Business to overcome bias

The second panel saw educationist Atri Kar from Tribeni narrate how she was once bullied by her colleagues, 14 teachers of a government school

By Chandreyee Ghose in Calcutta
  • Published 15.01.19, 1:12 PM
  • Updated 15.01.19, 1:12 PM
  • 2 mins read
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(From left) Vishnu Sureka, Bappaditya Mukherjee, Dolly Gupta, Kalki Subramanian, Rudrani Chettri and Sudipto Chatterjee at the first panel discussion on bullying and abuse faced by transgender persons Telegraph picture

Bullied in school, abandoned by parents and harassed at the workplace, the story is similar for most transgender persons. Several such tales of struggle and discrimination were shared at an entrpreneurship summit last week.

A National Institute of Fashion Design graduate, Diyasha Bhattacharya had to face much ridicule when she opened her own boutique in Howrah.

“Customers would openly taunt me when they walked into my boutique. My products fetched half the price they deserved,” said the 31-year-old who has worked with the likes of Agnimitra Paul.

Diyasha shared her tale of discrimination at the Third Eye Summit held at Hyatt Regency on Saturday. Organised by Sonali’s Cubo and curated by Vayjayanti Pugalia, the event aimed at addressing issues related to the third gender community and helping them in skill development and entrepreneurship.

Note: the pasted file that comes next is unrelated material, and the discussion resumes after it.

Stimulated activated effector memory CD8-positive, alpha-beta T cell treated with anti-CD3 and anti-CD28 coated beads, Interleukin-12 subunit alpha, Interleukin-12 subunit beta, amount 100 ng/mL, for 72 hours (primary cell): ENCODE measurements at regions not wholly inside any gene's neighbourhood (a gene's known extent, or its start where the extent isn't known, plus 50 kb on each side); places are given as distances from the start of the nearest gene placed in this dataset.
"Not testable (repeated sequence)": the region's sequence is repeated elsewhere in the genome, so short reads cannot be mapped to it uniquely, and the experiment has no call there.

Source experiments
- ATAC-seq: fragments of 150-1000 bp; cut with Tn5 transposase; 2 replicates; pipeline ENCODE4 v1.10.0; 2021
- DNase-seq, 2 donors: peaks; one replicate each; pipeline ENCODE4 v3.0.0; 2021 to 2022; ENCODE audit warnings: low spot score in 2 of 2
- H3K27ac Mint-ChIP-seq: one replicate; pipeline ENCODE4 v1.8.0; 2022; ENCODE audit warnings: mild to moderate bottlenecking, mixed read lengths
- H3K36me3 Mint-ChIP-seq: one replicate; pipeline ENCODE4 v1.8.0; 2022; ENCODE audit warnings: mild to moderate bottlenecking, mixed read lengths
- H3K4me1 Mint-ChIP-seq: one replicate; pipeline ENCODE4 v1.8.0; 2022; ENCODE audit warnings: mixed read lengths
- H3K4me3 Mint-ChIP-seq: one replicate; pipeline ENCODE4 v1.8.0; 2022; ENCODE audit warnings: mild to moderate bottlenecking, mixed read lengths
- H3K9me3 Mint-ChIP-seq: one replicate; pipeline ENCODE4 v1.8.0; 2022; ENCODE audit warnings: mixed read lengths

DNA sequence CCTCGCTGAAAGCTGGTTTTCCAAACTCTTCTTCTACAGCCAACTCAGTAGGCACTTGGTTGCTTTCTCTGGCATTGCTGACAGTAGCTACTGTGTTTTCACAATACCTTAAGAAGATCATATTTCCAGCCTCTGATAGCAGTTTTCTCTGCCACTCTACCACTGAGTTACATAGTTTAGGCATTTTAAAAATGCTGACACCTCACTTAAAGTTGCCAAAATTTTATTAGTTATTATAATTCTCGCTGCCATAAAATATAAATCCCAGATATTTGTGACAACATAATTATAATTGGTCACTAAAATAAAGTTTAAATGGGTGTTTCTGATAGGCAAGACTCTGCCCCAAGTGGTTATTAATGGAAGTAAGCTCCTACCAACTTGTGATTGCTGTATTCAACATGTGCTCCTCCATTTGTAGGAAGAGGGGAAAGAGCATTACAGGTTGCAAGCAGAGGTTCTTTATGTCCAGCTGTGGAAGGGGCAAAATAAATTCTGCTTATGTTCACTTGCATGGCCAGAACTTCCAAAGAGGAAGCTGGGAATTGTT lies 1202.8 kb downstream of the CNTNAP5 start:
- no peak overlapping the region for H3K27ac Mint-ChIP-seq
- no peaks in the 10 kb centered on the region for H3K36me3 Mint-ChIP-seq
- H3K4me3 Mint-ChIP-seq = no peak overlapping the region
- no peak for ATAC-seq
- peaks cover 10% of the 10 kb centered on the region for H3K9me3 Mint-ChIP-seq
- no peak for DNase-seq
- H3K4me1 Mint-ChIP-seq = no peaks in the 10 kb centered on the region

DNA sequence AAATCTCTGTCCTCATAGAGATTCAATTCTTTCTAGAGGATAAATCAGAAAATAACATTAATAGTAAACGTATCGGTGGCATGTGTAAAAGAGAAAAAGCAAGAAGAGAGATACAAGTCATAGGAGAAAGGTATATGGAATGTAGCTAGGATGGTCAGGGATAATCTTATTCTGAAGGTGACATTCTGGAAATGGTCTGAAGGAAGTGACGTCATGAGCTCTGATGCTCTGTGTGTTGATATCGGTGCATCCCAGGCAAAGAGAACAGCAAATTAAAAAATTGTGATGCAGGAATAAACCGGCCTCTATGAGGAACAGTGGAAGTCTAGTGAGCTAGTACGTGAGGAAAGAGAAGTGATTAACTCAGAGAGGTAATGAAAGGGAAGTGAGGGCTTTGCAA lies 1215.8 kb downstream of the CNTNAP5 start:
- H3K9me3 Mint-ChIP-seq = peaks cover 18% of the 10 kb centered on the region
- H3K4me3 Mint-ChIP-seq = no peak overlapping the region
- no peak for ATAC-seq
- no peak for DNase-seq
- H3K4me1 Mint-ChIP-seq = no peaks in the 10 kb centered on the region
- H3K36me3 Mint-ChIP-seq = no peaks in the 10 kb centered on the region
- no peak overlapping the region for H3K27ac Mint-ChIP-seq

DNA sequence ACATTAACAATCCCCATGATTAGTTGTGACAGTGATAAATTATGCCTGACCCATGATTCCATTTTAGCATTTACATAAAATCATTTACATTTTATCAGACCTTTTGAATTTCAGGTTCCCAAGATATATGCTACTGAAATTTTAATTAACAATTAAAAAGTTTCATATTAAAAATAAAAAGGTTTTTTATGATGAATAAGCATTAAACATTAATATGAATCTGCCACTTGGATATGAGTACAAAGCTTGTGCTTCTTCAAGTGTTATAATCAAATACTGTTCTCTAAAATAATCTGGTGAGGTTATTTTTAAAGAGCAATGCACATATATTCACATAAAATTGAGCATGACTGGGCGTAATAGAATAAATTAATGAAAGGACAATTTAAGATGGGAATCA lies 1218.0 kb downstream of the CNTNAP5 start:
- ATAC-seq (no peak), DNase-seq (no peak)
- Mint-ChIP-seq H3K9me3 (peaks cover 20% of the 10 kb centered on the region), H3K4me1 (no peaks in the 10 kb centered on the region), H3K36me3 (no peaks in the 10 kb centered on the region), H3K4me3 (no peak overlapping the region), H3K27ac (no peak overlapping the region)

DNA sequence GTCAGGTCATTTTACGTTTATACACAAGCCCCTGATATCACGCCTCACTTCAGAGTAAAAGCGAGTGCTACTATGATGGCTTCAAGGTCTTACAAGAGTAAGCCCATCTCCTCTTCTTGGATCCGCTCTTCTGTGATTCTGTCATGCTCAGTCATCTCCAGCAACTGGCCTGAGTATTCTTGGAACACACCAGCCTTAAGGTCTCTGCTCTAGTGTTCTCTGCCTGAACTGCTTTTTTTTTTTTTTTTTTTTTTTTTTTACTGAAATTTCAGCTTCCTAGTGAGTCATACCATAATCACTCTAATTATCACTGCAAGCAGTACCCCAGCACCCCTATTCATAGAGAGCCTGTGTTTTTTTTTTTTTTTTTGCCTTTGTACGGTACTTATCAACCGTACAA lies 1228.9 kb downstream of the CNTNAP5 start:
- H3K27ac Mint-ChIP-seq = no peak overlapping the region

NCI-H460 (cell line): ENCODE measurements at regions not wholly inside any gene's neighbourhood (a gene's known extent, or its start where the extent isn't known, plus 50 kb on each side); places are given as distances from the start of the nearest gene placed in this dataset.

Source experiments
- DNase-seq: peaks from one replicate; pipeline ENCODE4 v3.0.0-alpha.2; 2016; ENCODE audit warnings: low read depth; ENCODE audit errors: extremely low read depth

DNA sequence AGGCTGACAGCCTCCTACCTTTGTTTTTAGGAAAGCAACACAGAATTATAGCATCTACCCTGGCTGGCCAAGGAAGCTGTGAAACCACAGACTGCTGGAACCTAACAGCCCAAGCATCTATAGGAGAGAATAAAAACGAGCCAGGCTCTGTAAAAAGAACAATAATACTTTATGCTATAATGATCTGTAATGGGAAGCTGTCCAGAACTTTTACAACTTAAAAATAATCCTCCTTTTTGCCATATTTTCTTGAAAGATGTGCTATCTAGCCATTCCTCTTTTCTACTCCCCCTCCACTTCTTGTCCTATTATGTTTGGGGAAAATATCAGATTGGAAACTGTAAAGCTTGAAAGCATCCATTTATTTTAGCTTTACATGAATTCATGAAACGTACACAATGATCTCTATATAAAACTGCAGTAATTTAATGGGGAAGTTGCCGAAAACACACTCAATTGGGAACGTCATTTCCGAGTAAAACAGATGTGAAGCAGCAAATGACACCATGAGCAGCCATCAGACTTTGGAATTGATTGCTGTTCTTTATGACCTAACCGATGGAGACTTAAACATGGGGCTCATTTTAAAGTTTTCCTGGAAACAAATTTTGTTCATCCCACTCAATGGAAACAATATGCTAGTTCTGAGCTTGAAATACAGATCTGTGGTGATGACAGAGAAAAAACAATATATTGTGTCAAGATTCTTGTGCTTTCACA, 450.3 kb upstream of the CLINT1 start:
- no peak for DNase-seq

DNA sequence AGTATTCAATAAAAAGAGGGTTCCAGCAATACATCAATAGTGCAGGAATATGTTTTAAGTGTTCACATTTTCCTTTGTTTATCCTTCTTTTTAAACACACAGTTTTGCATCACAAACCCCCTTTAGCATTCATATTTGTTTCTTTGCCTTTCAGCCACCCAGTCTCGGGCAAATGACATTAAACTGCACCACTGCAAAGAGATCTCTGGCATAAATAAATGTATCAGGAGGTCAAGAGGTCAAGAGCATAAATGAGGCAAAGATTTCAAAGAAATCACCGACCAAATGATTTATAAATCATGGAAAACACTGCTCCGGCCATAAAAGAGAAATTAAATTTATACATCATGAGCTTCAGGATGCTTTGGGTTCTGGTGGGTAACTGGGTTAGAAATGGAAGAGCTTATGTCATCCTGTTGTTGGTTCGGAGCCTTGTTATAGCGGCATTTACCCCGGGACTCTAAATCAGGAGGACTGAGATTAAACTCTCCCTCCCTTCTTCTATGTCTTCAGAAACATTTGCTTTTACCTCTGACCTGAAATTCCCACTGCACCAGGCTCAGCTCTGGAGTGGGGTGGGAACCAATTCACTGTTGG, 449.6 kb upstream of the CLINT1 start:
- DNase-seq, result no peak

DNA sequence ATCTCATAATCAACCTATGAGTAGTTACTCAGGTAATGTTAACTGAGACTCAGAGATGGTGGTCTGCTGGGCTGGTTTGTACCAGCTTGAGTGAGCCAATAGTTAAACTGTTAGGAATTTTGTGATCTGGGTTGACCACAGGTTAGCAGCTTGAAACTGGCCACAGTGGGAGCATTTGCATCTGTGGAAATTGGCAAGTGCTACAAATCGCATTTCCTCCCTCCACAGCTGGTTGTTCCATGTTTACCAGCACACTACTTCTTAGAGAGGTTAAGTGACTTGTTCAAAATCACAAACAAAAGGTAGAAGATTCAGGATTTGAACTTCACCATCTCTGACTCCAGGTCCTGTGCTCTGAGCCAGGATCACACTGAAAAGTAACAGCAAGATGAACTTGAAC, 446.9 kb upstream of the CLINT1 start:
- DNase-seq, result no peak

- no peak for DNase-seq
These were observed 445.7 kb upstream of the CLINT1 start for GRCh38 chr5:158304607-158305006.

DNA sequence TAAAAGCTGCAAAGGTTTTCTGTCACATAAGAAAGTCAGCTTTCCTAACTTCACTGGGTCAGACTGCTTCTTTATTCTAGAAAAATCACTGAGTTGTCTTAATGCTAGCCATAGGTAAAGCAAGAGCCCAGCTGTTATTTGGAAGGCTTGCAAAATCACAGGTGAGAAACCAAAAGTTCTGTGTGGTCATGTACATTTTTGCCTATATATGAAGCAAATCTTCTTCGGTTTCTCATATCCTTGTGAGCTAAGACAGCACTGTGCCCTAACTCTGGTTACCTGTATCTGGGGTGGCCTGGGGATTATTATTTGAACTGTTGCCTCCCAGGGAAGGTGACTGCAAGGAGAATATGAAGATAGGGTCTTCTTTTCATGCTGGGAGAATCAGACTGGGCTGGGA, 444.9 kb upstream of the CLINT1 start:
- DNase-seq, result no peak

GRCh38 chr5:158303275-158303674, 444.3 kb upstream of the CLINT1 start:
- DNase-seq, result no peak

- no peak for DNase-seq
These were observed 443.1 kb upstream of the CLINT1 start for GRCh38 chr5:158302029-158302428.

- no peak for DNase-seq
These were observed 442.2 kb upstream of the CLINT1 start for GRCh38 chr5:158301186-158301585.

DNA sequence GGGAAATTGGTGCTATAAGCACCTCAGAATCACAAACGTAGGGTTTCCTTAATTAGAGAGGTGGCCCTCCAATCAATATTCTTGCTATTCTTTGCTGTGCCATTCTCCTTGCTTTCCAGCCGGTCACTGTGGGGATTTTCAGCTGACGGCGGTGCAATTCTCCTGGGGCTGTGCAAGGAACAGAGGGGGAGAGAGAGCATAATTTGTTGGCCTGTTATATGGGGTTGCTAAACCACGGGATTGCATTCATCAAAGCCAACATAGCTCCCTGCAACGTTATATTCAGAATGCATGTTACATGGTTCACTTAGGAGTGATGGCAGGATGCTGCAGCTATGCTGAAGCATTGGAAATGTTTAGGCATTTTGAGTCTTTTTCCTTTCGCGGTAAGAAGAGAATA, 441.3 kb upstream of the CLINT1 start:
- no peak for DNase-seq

Raina Roy, an activist and designer, has often faced abuse and even violence in her professional life. “I would be kept in the background in fashion shows,” she said.

Raina and Diyasha now plan to partner and create a new fashion line. They pitched their business idea at the summit.

Sumi Das, the founder of Moitrisanjog Society, came from Cooch Behar. “We run an organisation and teach our community members how to make mats and market them. Around 50 people are working under us and 70 learning the skill. This way we are trying to protect them from exploitation,” Sumi said.

Panel discussions, an art auction and a fashion show were part of the summit.

The first panel focused on bullying and mental harassment that most transgender persons face. The participants included model-activist Rudrani Chettri from Delhi and artist-life coach Kalki Subramanian from Tamil Nadu.

Rudrani, who has also opened a modelling agency for her community members, spoke about how few help a transgender person in distress. “I was once stopped from entering a mall. My agency, too, is yet to pick up. Not many are comfortable with transgender models in India,” said the managing trustee of Mitr Trust.

Kalki added how most people of the community accept bullying as a part of their lives. She spoke about her best friend, who was raped by seven people and could not seek justice. “I live with that scar. That anger has remained within me forever,” added the founder of Sahodari Foundation who also speaks at Harvard University.

The second panel saw educationist Atri Kar from Tribeni narrate how she was once bullied by her colleagues, 14 teachers of a government school.

Atri went on to write several competitive exams, including the civil services and the railway board, but always after a legal battle. “In most application forms, there is no “other” option in the gender section and that would result in a roadblock and fight before I could sit for the exam,” she said.

Dermatologist Dolly Gupta explained how abuse, bullying and discrimination result in a high rate of depression and suicides in the community.

“This summit incorporates the values of no discrimination. The LGBT community deserves as much love and acceptance as anyone else. The event hopes to open up a dialogue with this community and give them what they deserve,” said Pugalia, the curator of the show.

The summit was attended by Sadhan Pande, the state minister of consumer affairs, self-help group and self employment.